Writes Fortune: “Their industry–one of the largest in the world, with annual sales of $150 billion and 125 million units shipped–is in terrible shape. Last year, for the first time since 1985, sales actually fell, dropping by 4%, according to Gartner Dataquest. That’s devastating in a business accustomed to 15%-plus annual surges. All indications are that this year will be just as bad. Corporations, once voracious buyers of all things tech, are spooked by the economy and have snapped their pocketbooks shut. People don’t feel compelled to buy PCs at home either. Only 11% of consumers say they want to buy a new PC, according to consumer technology research firm Odyssey. That’s the lowest level since 1995. A key metric of industry health, the average time before a buyer replaces a PC, has stretched to an unprecedentedly long 41 months for business desktops and almost five years for consumer machines.”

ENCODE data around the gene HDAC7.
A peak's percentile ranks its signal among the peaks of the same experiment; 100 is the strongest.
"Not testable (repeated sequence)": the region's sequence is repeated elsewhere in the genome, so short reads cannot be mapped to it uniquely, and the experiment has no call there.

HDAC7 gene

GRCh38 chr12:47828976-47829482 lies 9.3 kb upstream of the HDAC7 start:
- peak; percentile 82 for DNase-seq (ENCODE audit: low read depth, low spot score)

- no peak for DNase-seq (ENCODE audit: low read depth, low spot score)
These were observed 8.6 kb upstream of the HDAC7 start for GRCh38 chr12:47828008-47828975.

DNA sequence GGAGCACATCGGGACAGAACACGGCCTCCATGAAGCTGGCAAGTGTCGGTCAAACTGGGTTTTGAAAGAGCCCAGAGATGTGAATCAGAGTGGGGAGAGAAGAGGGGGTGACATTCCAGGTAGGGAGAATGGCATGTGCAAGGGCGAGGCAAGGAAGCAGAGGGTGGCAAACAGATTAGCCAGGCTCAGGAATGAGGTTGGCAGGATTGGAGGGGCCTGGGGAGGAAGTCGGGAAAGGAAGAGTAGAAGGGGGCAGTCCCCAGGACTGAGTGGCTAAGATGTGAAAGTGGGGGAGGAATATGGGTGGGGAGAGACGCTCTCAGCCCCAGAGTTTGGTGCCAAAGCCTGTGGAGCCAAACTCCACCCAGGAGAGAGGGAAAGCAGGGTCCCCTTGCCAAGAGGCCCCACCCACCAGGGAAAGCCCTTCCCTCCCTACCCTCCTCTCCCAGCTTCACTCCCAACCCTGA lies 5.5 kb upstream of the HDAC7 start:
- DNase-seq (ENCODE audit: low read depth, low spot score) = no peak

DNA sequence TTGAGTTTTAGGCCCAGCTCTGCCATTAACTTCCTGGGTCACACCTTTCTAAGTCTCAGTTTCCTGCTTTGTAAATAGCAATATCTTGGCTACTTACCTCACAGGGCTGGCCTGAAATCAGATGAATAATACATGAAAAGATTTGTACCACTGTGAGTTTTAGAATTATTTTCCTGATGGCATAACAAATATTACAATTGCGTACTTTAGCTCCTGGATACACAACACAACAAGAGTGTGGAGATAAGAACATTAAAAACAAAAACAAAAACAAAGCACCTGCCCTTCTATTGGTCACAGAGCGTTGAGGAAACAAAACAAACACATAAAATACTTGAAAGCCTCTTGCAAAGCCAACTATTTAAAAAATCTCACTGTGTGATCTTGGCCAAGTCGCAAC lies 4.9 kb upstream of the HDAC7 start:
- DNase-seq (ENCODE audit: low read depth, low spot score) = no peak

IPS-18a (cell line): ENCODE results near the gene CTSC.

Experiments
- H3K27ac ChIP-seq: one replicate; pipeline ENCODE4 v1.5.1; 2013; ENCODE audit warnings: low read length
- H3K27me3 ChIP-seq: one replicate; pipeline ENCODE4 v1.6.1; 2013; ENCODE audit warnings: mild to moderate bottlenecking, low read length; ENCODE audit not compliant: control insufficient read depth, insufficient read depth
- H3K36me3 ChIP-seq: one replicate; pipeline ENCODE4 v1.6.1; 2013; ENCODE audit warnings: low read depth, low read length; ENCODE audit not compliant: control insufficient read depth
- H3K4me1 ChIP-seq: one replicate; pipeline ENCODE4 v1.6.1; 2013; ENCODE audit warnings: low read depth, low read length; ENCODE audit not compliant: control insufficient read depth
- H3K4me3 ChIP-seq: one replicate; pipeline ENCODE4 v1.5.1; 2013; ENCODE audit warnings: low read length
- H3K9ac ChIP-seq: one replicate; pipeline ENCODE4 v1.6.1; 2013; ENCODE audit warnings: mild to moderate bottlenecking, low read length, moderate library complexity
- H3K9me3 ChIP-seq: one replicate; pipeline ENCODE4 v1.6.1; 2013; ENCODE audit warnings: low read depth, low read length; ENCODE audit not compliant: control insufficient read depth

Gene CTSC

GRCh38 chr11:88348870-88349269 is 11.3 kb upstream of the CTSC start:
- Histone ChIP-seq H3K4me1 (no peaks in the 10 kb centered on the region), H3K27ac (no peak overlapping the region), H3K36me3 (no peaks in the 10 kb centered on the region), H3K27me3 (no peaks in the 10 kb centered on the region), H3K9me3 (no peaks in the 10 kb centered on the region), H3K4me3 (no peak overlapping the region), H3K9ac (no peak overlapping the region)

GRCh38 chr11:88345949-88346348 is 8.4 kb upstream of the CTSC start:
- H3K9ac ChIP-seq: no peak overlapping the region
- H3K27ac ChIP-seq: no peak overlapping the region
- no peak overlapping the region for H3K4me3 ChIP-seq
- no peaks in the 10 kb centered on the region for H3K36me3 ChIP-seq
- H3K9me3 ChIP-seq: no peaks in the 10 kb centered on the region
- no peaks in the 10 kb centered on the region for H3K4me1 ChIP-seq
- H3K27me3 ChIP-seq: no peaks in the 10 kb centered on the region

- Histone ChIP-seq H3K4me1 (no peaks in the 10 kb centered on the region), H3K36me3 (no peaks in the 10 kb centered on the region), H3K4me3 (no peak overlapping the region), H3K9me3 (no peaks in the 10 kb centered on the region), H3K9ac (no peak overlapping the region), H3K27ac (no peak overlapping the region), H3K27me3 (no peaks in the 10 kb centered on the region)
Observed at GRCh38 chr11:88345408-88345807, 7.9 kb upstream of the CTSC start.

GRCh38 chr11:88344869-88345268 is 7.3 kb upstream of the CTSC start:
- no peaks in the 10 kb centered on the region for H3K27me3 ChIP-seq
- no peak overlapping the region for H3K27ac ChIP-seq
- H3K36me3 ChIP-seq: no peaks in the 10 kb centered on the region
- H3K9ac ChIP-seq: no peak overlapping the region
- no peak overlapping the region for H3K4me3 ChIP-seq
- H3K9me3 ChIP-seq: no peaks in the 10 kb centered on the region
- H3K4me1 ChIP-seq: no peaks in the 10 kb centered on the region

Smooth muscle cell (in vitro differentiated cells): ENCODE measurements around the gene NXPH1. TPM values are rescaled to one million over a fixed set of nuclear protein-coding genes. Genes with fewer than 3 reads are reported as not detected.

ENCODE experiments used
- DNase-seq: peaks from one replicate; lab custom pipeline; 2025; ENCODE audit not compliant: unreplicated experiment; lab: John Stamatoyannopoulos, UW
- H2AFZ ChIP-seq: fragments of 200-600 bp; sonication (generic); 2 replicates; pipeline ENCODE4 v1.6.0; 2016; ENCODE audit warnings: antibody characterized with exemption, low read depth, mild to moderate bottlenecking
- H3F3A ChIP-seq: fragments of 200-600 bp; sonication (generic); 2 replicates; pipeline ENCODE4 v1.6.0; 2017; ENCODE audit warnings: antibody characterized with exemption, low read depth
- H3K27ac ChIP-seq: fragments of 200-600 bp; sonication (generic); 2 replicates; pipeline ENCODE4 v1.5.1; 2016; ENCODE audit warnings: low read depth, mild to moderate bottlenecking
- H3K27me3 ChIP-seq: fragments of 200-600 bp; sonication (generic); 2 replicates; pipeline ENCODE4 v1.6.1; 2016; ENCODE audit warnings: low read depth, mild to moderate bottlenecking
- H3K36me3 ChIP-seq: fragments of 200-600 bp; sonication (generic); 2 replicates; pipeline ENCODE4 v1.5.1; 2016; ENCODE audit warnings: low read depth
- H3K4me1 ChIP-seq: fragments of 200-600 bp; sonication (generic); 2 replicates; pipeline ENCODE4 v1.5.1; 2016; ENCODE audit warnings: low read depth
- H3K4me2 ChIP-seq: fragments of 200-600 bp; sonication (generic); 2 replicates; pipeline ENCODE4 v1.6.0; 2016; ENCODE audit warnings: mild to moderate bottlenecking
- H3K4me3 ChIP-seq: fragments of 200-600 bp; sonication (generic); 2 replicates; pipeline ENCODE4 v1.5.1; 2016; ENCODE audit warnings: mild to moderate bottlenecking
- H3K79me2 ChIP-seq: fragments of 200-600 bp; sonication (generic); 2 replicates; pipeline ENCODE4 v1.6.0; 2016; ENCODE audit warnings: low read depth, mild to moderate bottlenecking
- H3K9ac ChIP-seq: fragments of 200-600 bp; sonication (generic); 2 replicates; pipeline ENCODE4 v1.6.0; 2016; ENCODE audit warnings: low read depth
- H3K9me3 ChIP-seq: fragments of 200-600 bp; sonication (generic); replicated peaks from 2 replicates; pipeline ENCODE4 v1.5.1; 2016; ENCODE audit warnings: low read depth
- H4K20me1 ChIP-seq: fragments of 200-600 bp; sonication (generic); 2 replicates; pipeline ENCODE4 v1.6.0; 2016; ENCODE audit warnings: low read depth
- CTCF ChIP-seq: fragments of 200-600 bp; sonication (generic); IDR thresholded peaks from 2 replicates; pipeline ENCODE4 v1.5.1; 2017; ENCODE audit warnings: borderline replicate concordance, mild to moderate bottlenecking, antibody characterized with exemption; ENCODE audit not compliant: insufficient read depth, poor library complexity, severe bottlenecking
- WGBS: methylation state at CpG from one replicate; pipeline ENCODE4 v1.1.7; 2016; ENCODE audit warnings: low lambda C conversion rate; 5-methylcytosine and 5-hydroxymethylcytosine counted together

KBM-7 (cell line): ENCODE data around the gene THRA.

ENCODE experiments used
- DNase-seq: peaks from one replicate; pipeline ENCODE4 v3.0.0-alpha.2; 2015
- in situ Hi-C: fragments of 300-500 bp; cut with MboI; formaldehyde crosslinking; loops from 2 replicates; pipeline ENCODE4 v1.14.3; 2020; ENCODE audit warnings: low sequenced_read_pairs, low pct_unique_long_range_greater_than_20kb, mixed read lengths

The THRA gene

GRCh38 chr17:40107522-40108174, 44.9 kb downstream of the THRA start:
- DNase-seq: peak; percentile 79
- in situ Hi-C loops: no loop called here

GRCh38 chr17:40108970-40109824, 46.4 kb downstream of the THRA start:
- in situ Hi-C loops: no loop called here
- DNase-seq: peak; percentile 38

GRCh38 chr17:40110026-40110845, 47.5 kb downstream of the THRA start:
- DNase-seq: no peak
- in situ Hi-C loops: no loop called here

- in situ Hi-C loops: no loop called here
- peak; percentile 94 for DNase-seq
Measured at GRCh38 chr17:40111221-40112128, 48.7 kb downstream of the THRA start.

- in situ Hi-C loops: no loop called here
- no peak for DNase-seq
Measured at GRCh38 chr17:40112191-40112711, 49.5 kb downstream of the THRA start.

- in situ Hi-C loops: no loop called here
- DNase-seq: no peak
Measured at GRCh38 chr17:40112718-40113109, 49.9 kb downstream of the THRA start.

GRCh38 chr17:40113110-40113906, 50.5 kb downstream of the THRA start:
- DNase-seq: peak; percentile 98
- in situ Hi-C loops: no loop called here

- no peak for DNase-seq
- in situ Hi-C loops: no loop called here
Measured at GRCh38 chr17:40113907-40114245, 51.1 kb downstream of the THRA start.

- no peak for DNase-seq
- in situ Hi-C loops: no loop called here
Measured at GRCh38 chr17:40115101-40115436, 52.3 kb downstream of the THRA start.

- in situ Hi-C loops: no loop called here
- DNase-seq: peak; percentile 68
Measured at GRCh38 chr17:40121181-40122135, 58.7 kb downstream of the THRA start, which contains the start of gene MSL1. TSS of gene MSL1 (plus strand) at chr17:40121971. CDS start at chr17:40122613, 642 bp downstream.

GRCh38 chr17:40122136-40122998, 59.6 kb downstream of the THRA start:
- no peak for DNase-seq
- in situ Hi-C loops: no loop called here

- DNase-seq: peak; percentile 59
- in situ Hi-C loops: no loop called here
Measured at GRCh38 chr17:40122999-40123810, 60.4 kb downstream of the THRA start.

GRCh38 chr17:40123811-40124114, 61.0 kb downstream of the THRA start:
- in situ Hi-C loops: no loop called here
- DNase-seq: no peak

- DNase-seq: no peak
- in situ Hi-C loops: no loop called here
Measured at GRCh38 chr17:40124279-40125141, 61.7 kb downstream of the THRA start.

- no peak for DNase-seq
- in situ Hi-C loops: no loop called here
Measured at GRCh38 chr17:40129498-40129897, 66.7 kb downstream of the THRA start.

The article goes on to discuss what each of the leading players is doing to bring growth back into the market.
The reality is that the tech industry in the developed markets has matured. It is now an incremental, upgrade market. This is the reality which few are seeing. In Christensen’s language, what the industry needs to do is to get new growth markets through disruptive innovations. Instead, these are trying out sustaining technologies in a market that is already in overshoot.